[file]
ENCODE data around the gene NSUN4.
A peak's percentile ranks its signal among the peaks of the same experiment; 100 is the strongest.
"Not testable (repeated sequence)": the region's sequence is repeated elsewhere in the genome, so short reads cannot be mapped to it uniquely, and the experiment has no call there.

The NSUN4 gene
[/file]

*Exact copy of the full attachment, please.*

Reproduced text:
ENCODE data around the gene NSUN4.
A peak's percentile ranks its signal among the peaks of the same experiment; 100 is the strongest.
"Not testable (repeated sequence)": the region's sequence is repeated elsewhere in the genome, so short reads cannot be mapped to it uniquely, and the experiment has no call there.

The NSUN4 gene